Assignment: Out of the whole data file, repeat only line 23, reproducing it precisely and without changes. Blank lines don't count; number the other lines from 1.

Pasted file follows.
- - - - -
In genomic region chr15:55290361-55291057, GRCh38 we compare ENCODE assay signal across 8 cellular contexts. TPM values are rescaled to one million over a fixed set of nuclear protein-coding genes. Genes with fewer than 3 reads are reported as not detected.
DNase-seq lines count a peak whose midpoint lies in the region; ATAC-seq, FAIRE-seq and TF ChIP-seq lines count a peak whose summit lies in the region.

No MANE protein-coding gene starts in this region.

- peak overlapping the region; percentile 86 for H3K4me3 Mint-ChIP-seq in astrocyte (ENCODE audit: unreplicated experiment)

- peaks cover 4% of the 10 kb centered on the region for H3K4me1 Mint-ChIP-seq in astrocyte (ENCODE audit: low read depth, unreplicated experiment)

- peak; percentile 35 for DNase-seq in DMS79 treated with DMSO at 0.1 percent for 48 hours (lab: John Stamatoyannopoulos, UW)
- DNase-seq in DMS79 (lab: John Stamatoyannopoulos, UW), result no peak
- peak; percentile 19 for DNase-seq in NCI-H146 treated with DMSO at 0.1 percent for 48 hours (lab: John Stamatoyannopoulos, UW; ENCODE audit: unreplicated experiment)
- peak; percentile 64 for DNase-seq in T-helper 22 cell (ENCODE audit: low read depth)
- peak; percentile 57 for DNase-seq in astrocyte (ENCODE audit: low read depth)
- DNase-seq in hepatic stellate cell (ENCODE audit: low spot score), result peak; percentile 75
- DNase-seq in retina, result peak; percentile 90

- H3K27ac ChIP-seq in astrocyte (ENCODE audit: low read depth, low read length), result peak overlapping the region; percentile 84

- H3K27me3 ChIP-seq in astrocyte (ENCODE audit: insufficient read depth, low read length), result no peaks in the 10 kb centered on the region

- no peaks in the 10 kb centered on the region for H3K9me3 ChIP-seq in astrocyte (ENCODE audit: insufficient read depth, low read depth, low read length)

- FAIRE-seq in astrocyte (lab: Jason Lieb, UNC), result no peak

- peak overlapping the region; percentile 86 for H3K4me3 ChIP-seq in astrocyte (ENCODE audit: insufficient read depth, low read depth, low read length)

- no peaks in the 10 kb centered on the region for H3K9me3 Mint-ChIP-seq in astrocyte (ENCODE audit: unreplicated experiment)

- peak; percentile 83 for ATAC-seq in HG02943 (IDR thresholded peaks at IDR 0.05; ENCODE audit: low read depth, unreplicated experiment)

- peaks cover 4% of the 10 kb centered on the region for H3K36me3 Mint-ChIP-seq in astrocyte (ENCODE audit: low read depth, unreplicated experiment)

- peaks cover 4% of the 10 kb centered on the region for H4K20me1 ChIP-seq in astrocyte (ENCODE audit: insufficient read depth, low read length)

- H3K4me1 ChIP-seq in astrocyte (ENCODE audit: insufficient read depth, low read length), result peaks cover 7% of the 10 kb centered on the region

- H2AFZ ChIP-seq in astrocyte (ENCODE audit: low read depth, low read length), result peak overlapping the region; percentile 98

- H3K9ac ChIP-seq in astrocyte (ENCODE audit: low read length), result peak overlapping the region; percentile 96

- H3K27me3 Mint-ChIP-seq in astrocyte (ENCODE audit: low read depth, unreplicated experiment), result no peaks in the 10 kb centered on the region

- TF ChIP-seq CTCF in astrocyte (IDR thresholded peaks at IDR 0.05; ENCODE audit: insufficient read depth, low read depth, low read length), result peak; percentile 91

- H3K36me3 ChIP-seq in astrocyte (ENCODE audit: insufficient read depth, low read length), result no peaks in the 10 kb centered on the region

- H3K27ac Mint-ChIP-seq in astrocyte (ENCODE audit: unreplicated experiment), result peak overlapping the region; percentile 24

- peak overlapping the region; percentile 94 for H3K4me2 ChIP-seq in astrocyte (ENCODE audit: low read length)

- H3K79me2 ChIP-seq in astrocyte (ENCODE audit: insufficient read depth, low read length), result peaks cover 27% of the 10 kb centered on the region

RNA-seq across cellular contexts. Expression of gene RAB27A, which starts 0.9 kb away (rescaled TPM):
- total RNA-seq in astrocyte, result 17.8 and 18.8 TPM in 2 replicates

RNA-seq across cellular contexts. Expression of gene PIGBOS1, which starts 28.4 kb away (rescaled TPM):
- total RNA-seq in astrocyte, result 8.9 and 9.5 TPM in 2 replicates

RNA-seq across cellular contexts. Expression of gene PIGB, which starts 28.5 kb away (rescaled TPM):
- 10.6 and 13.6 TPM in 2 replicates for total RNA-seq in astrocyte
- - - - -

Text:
- H2AFZ ChIP-seq in astrocyte (ENCODE audit: low read depth, low read length), result peak overlapping the region; percentile 98